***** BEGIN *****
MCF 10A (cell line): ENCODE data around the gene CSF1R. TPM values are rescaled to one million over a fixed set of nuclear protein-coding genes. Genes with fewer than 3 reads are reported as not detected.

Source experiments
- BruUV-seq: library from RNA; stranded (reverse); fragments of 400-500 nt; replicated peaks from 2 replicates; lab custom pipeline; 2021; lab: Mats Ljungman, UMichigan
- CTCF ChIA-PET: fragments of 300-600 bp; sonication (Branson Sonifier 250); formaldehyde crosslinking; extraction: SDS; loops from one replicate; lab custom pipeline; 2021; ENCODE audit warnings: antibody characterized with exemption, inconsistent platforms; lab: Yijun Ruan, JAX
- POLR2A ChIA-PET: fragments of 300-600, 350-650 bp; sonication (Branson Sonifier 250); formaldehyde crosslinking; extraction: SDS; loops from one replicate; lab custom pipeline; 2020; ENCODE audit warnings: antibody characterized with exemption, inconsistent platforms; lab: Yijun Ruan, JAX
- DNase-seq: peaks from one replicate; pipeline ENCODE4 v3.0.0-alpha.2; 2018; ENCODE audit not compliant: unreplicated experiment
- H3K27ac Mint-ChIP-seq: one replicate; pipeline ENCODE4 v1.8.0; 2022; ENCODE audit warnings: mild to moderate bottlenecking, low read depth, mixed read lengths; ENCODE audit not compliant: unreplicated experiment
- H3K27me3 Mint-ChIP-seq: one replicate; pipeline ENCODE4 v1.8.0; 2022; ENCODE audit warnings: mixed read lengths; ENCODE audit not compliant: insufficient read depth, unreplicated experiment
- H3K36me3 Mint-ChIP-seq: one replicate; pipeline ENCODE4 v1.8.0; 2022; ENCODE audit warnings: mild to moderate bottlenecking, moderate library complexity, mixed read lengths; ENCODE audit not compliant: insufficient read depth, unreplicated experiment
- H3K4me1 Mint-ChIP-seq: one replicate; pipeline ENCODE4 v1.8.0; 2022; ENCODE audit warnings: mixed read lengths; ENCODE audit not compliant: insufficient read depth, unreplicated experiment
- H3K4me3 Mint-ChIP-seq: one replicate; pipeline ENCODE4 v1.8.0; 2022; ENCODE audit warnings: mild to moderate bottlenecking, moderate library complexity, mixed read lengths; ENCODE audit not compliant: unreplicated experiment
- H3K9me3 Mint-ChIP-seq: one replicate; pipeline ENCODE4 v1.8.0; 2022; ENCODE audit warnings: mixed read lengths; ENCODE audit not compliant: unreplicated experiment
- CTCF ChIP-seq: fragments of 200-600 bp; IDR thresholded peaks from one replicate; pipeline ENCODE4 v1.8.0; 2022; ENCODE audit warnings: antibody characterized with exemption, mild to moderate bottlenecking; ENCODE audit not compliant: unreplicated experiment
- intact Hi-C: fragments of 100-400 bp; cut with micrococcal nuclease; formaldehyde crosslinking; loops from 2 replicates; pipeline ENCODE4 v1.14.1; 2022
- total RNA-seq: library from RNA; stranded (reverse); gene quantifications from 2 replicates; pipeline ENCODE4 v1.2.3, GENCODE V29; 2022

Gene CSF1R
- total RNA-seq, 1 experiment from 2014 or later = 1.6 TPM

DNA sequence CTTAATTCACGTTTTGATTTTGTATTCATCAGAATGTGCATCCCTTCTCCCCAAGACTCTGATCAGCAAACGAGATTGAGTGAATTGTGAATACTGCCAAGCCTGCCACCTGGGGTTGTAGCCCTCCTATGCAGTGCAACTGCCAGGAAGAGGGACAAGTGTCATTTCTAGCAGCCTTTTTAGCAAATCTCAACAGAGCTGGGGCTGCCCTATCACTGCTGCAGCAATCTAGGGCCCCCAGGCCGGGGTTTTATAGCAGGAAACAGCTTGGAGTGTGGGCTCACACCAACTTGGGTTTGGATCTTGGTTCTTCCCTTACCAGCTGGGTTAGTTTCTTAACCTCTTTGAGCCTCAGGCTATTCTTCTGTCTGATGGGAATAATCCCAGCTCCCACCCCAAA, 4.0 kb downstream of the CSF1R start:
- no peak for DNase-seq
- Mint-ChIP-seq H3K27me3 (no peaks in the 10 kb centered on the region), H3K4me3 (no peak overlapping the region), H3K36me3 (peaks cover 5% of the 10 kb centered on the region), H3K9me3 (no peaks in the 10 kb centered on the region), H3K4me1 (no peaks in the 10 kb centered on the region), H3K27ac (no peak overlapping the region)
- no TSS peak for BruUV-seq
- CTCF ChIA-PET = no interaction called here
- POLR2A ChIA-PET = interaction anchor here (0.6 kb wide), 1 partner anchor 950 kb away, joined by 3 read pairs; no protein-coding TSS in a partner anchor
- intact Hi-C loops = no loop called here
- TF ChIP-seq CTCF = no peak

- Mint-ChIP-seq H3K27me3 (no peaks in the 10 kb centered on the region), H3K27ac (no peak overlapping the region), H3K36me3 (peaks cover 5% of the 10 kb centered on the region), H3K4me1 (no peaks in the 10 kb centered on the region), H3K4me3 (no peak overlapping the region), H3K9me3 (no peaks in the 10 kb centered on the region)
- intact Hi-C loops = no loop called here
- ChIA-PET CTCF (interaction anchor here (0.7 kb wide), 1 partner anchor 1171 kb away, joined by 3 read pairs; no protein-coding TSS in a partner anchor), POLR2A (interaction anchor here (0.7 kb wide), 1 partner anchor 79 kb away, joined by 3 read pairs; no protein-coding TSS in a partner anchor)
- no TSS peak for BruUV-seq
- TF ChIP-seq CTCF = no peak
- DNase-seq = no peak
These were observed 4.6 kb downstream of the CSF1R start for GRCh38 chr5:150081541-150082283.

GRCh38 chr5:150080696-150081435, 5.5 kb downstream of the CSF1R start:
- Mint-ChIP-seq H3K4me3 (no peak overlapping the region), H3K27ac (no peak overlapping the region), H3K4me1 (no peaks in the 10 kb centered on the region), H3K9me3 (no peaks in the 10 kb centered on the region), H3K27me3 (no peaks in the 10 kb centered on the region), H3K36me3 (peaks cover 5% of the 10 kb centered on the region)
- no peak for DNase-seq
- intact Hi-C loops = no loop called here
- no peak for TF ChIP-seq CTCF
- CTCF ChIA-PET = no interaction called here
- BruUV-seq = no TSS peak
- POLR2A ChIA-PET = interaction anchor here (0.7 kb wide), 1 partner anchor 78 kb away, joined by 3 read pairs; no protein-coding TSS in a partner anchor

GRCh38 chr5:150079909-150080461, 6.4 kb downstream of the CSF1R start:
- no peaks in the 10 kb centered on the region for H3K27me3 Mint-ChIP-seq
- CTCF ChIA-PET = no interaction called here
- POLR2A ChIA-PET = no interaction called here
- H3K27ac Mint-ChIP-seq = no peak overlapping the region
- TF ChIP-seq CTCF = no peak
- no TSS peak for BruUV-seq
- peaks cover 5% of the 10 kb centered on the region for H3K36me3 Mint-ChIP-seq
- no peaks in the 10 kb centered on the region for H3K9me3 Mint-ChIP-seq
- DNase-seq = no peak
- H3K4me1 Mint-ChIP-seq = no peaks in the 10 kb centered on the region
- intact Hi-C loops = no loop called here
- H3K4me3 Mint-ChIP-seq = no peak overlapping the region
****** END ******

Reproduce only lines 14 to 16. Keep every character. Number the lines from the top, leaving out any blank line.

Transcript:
- intact Hi-C: fragments of 100-400 bp; cut with micrococcal nuclease; formaldehyde crosslinking; loops from 2 replicates; pipeline ENCODE4 v1.14.1; 2022
- total RNA-seq: library from RNA; stranded (reverse); gene quantifications from 2 replicates; pipeline ENCODE4 v1.2.3, GENCODE V29; 2022

Gene CSF1R